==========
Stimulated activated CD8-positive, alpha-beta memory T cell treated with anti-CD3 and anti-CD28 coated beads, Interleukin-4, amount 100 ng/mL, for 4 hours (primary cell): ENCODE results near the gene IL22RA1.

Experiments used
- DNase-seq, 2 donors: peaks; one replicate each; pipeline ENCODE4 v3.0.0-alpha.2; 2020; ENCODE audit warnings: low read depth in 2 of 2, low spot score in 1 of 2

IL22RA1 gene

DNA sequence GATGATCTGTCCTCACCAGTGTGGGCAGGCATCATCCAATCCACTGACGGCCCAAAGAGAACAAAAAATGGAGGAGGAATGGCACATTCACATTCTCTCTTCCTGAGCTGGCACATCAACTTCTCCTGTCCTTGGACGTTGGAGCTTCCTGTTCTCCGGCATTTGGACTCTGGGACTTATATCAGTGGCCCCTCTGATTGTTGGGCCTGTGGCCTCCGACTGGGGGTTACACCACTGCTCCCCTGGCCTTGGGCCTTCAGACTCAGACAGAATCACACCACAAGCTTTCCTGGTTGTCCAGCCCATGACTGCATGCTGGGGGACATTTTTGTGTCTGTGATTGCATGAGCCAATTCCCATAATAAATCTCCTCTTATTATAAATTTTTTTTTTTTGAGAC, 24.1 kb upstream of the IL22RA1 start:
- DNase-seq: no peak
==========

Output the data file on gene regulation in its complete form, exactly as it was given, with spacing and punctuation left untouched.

Stimulated activated CD8-positive, alpha-beta memory T cell treated with anti-CD3 and anti-CD28 coated beads, Interleukin-4, amount 100 ng/mL, for 4 hours (primary cell): ENCODE results near the gene IL22RA1.

Experiments used
- DNase-seq, 2 donors: peaks; one replicate each; pipeline ENCODE4 v3.0.0-alpha.2; 2020; ENCODE audit warnings: low read depth in 2 of 2, low spot score in 1 of 2

IL22RA1 gene

DNA sequence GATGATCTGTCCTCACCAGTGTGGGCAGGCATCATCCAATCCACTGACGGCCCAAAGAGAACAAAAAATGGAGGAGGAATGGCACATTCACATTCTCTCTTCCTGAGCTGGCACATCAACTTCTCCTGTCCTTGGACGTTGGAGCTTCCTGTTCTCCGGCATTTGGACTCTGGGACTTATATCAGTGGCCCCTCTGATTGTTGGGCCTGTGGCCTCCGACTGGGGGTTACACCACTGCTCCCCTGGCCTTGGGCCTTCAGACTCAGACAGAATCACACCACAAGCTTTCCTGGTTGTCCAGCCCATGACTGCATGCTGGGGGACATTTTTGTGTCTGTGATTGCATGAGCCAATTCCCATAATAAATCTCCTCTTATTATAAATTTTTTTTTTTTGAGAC, 24.1 kb upstream of the IL22RA1 start:
- DNase-seq: no peak